Slide 11: Eldercare – A Massachusetts Guide to Aging with Dignity by Robert E Kelley, Esquire 2. The Older Americans Act does not fund skilled nursing services to frail elders although it will coordinate your skilled and non-skilled care needs. The Older Americans Act funds far less in total dollars to support its mission than does Medicaid so there are limitations as to the level of care the ASAP will allow. Its mission is to fund supports to homebound elders at the lower end of the income scale. For example, currently some ASAPS allocate a total of five hours of home care and this is up from three hours just a few months ago and depending on legislative appropriation the three hour limit could return. For a frail elder, the level of support provided by the state home care program and funding uncertainties may prove insufficient for their level of needs. Enhanced community options programs are available for frail elders clinically qualified to enter a nursing home. This program increases the availability of home care without skilled nursing for nursing home eligible Seniors to a degree where daily personal care attendants are available. Unfortunately, however, due to high demand, many ASAPs have a waiting list for such services. (These same Seniors can apply for a Mass Health home and community based waiver.) Seniors in need of support services can apply to an ASAP for state home care services such as those listed above. A case manager will evaluate the Senior and will qualify them by age, as they must be 60 or older or suffer with dementia, show a deficit in at least three areas of activities of daily living such as bathing or dressing, and have income within limits set by the program. (Financial eligibility is discussed later in the guide.) – 11 – Distributed as a public service by Star Financial Services, Inc. Phone Toll-Free: (800) 984-3341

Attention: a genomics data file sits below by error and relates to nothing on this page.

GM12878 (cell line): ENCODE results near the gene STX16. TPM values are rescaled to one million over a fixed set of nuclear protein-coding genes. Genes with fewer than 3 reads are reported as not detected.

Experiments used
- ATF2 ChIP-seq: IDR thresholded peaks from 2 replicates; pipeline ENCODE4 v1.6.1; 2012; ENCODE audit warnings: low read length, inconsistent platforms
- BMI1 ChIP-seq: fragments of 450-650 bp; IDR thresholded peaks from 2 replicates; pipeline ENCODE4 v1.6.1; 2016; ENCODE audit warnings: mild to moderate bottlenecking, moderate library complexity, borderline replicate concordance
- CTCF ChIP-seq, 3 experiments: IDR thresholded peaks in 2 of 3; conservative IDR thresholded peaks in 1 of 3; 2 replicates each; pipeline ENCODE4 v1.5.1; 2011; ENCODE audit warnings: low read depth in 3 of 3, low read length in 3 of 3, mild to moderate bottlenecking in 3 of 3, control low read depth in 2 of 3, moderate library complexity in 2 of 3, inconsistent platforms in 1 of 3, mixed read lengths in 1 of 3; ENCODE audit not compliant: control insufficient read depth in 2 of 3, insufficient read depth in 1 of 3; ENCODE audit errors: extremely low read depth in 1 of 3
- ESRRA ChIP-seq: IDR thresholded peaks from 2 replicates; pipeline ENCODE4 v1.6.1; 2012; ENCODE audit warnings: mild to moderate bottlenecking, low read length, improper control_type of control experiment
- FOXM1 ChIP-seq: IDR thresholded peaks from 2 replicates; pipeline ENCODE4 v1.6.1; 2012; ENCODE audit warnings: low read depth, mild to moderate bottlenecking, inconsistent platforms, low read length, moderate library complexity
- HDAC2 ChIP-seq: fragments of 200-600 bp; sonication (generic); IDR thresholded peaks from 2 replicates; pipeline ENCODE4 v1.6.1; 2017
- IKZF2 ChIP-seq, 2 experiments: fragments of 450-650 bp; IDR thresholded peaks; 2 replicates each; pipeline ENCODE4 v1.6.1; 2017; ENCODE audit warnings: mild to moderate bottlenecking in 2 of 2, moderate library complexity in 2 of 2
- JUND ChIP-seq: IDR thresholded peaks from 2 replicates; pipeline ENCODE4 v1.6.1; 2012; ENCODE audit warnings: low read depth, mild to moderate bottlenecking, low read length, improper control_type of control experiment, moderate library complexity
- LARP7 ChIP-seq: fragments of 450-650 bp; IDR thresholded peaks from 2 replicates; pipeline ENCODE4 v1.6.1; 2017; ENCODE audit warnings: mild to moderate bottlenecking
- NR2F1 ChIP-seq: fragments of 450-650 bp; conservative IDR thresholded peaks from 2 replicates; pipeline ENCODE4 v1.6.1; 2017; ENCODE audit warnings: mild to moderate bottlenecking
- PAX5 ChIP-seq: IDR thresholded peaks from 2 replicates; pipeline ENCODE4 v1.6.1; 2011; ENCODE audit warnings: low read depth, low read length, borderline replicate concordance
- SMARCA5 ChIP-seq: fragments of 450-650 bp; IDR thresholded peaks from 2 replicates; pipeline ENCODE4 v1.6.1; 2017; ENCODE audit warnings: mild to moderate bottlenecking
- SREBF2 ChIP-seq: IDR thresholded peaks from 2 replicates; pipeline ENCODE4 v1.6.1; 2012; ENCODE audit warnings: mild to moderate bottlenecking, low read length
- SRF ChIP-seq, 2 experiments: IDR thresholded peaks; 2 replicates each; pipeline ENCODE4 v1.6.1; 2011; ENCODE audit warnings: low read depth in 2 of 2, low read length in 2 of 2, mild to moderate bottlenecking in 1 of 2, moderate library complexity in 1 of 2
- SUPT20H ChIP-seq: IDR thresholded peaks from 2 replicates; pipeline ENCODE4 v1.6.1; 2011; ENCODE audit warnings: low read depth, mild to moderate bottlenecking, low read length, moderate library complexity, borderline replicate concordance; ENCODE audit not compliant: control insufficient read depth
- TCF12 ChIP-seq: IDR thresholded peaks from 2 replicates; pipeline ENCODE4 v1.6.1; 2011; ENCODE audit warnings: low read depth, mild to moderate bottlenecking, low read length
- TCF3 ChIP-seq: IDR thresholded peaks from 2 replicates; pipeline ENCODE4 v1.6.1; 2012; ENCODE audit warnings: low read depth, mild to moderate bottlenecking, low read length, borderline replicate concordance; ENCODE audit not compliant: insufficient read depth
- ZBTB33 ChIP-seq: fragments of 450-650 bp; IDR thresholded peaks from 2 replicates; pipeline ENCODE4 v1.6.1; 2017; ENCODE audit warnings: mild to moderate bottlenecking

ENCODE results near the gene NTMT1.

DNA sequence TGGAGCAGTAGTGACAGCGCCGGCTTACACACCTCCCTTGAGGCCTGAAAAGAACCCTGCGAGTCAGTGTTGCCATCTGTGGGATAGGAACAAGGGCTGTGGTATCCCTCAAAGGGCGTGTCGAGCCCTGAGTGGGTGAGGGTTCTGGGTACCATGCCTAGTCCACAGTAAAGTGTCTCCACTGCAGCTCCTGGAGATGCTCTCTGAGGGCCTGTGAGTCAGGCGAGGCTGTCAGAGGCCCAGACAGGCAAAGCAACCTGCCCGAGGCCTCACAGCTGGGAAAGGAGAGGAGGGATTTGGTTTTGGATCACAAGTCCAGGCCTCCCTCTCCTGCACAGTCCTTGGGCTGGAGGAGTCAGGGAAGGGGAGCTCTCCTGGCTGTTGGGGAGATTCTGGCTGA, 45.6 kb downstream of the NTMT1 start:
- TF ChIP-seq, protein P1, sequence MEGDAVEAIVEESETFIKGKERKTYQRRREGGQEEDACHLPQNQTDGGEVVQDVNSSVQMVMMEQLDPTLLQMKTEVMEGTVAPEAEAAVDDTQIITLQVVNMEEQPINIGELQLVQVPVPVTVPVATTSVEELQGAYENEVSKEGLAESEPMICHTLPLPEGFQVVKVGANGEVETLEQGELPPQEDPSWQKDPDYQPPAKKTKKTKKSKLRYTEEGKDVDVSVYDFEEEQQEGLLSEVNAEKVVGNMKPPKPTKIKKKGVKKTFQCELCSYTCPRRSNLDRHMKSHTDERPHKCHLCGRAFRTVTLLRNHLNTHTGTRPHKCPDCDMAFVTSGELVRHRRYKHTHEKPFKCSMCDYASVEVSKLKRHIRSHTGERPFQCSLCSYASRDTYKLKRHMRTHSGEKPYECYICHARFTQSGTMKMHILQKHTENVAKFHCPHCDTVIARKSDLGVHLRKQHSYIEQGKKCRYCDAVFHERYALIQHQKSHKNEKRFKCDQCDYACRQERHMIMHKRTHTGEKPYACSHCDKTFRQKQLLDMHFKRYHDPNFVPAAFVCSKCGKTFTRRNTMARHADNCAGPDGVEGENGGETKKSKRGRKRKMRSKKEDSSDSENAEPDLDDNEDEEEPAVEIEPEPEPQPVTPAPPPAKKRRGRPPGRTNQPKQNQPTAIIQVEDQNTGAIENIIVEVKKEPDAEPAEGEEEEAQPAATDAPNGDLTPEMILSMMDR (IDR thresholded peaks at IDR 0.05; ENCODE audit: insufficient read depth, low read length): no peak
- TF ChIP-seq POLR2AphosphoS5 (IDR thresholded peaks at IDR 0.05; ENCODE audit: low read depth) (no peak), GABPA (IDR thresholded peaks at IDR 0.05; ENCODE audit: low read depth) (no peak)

Slide 12: Eldercare – A Massachusetts Guide to Aging with Dignity by Robert E Kelley, Esquire The income thresholds are less onerous than with Medicaid and the agency will use a sliding scale from zero to 100% depending on the Senior’s income. Moreover, the agency is not mandated to place a lien on the elder’s home like for Medicaid recipients. The co-pay is technically a voluntary payment. A plan for services will be prepared in accordance with the impairment levels, the existence of family supports and of course the resource limitations of the program. Those Seniors in need of skilled nursing must either qualify for Mass Health or would pay for this care privately. Recent legislation has brought more emphasis and funding to assist the family caregivers. Seniors who qualify for assistance from an ASAP can usually get the allotted hours of care in whatever form which makes sense to the Senior and the family caregiver if there is one. C. Overview of Medicare and Medicaid The Social Security Act of 1965 created Medicare under Title 18 and Medicaid under Title 19. Medicare provides medical insurance to persons over 65 among others while Medicaid covers persons who are demonstrably poor, having incomes below the federal poverty level. Medicare is a social insurance program administered through the Centers for Medicare and Medicaid. The insurance program is partially funded by payroll taxes (FICA), and the self-employment taxes. Seniors and their employers contributed almost three percent of their pay to the system. Those eligible for social security or a railroad pension can enroll into Medicare. Those with not enough months at work can enroll and pay a higher premium. – 12 – Distributed as a public service by Star Financial Services, Inc. Phone Toll-Free: (800) 984-3341